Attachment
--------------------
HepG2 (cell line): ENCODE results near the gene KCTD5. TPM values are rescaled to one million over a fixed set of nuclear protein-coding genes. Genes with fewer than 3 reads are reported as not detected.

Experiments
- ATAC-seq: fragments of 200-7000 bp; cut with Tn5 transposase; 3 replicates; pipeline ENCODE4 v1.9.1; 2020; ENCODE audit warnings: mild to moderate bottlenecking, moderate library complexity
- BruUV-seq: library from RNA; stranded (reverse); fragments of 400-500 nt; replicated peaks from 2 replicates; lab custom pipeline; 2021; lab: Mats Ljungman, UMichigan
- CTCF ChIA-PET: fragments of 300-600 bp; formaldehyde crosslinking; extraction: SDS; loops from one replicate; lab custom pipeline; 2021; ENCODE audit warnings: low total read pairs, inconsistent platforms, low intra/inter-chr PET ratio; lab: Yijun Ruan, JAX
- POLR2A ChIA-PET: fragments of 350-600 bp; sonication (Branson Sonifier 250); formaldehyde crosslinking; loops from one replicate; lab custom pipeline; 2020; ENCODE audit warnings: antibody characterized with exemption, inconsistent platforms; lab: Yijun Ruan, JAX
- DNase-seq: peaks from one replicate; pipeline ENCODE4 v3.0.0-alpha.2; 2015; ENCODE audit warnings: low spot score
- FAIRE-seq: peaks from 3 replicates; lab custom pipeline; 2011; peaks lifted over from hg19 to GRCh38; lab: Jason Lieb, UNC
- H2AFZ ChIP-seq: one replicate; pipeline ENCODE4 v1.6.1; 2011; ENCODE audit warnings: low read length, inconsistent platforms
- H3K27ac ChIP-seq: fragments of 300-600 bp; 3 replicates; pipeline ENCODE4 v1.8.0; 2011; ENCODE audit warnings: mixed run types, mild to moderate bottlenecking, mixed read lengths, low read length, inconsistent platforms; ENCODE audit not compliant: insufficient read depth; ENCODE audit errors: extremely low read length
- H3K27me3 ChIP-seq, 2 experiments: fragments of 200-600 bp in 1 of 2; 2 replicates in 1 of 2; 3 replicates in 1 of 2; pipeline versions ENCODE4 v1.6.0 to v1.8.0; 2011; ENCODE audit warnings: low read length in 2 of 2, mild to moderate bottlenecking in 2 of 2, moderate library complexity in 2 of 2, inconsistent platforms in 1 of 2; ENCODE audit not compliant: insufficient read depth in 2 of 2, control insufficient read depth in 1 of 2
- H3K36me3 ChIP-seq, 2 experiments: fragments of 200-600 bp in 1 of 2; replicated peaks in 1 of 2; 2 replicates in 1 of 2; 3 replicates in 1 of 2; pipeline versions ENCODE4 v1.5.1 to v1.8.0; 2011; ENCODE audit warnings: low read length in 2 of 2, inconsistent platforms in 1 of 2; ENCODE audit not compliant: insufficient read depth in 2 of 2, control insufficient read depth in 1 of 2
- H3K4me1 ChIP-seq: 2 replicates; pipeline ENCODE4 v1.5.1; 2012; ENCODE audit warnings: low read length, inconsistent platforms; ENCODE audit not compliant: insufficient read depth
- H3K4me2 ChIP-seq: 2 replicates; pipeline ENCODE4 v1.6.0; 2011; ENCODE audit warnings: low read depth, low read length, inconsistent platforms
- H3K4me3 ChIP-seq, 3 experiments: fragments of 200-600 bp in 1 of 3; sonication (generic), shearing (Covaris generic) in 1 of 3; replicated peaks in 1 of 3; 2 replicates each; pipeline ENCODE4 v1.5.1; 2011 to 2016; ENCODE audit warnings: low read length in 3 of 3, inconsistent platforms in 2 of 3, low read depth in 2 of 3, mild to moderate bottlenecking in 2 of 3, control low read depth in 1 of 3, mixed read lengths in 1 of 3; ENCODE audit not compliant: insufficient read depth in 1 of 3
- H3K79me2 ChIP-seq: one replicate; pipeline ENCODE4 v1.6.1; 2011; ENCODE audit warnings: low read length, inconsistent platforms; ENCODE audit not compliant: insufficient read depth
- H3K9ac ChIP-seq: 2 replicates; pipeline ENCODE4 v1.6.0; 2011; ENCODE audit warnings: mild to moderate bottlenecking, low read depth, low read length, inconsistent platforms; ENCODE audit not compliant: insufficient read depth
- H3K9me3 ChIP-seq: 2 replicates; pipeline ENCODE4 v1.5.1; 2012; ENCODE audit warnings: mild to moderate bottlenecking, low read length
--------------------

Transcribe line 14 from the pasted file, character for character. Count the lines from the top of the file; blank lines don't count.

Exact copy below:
- H3K4me2 ChIP-seq: 2 replicates; pipeline ENCODE4 v1.6.0; 2011; ENCODE audit warnings: low read depth, low read length, inconsistent platforms